When most people think of a cow, they probably picture that Chic-Fil-A Holstein. The irony is that while many Holsteins do enter the beef supply, they are not considered a beef breed. Cattle come in countless different breeds with two primary purposes. There are dairy breeds focusing on efficient milk production, beef breeds focusing on efficient beef production, and dual purpose breeds which feature characteristics of both beef and dairy breeds.
There are seven major dairy breeds: Holsteins, Jerseys, Brown Swiss, Guernsey, Ayrshire, Milking Shorthorn and Red and White Holsteins. That said, there are people milking other breeds as well as crossbreds (cows with ancestors from multiple different breeds). I always try to only tell my own story, so if you want to read about all seven breeds, there is some basic info here. Popular beef breeds include Angus, Hereford, Longhorn, Simmental, Limousin and Charolais, but there are many others. Worldwide, over 250 different breeds of cattle are recognized.
In 2012, when we took over the farm and started this blog, things were pretty boring in our pens and pasture. We only had dairy cows, and they were all Holsteins (those classic black with white/white with black patterned cows used in marketing campaigns like Chic-Fil-A’s). Over the past 8 years, we’ve diversified a little bit. The Holsteins are still in the majority, but we’ve started a small beef herd by crossbreeding with Angus, and we’ve added some color to the dairy herd with Red and White Holsteins (through breeding) and some Jerseys (though buying, and then breeding).
Continuing to celebrate the stars of June Dairy Month (The Cows!), below is a quick summary of each breed we raise and why. I’ve also included a photo of each breed taken in our pasture this week. This pasture is home to our dry cows, bred heifers, and beef cows.
Black and White Holsteins
These classic looking cows are still the standard in the dairy industry. They make the most milk, and have the most widely-available genetics. They’re also one of the larger stature breeds. We attempt to focus on a more moderate stature in breeding our Holsteins, but we still have some cows that stand taller than I am. Our herd started with Holsteins, and we’ve got some great families we’re pretty attached to, so I don’t see them going anywhere anytime soon.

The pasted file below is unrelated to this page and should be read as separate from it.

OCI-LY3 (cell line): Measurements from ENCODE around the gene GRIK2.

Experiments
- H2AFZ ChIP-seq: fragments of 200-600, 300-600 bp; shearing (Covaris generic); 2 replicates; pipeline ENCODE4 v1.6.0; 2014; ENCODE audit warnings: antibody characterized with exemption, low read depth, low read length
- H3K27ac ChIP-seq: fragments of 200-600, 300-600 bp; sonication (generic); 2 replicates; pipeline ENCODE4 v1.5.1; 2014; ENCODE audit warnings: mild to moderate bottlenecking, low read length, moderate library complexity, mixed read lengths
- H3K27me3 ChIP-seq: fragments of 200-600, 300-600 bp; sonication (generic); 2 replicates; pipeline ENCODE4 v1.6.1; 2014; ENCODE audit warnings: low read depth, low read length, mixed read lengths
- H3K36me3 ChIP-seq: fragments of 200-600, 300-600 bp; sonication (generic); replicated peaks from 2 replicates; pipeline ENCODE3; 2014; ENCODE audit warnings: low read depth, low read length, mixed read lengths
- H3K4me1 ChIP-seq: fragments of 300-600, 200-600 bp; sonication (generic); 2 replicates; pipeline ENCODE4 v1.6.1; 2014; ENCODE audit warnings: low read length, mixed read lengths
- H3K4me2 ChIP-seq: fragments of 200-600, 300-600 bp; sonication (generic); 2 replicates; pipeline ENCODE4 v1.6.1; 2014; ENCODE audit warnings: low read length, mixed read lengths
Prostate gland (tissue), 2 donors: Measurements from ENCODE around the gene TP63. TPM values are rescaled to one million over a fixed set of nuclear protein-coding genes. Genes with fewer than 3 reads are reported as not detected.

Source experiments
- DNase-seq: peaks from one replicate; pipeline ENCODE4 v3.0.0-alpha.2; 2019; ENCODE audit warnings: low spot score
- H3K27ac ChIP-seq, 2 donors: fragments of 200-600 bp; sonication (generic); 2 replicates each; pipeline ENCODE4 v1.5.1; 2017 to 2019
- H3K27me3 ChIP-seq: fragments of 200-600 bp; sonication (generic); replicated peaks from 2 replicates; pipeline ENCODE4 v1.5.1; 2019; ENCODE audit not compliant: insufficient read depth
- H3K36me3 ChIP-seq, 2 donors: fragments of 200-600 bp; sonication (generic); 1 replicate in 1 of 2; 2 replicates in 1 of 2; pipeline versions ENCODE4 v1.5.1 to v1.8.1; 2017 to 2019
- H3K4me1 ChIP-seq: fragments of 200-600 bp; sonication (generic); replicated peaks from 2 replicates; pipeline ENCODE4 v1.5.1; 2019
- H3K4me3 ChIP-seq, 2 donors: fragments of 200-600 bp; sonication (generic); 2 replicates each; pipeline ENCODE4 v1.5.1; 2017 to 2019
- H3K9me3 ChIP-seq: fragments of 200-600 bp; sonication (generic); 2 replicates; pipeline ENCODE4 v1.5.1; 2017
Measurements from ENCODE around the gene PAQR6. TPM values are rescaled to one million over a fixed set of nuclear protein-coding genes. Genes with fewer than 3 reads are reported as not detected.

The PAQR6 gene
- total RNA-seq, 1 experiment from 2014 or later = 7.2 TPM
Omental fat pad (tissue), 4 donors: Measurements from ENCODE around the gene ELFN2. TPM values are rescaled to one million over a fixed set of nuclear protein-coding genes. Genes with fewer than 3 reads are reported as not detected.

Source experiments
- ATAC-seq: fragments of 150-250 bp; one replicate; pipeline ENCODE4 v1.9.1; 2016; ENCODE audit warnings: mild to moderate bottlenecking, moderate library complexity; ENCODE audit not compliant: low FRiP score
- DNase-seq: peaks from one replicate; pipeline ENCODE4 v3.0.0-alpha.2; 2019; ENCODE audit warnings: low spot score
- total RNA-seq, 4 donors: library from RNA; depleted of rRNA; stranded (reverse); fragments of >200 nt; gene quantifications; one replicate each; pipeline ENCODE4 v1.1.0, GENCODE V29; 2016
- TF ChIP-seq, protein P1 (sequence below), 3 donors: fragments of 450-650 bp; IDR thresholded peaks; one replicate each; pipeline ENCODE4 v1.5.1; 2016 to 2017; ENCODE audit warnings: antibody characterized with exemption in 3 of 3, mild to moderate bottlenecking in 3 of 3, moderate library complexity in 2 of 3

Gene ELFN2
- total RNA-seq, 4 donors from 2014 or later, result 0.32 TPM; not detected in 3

Red and White Holsteins
I don’t really think red and whites are technically a different breed than black and white Holsteins, but they are visually distinct. The Red and Whites have brown/reddish hair (called red) in place of black in their patterns. Someday I’ll convince my mom that they are not brown. I believe the trait originally became popular for improved heat tolerance compared with traditional black and white Holsteins, but we really introduced these traits just for fun. Most red and white cattle result from a recessive red (vs. dominant black) gene, but most of ours actually resulted from a more rare dominant red gene. We currently have just 2 red cows and 1 red heifer.
The third and final dairy breed in our herd is Jersey. These girls are lovable little brown cows. Jerseys are quite a bit smaller than their Holstein herdmates, and they make less milk but that milk contains higher percentage of fat and and protein. Our pricing is based on these components, so Jersey milk is actually more valuable than Holstein milk (on average). They eat less, too, and feed is by far our biggest expense. We’ve added Jerseys as somewhat of a trial, but we keep adding more, so I think it’s safe to say the trial is going well. As an added bonus, Jerseys are known for their playful nature, and they’re quite entertaining. Currently we have 10 Jersey cows and 9 Jersey heifers.
Beef Cows (Angus x Holstein)
While the Jerseys and Red and Whites add diversity to our dairy herd, they don’t really add any diversity to our business. In the interest of some financial diversity, a few years ago we started crossbreeding some of our Holsteins to Angus bulls and started a small beef herd. We chose Angus because they are 100% polled (naturally hornless) and 100% black, both of which add value to the calves. The resulting cows are almost entirely black, and they are a little smaller than the Holsteins but bigger than the Jerseys. Unlike our dairy girls, they raise their own calves until weaning. After weaning the calves are then are either raised to join the herd or are finished for beef. We currently have 8 beef cows, 9 beef heifers and 3 beef steers.
While each breed certainly has it’s strengths and weaknesses, many of these are nuances, at least between breeds with the same overall purpose. I think choosing a breed (or breeds) mainly comes down to personal preferences and, to a lesser extent, market demand. Cattle breeders, just like any other group of people, are diverse, and they want, need, and like different things. With over 250 breeds to choose from whatever those wants, needs, and desires are – there’s probably a breed for that!
If you’re curious about the terms cow, heifer, and steer – check out last week’s Bovine Basics: They’re not all cows.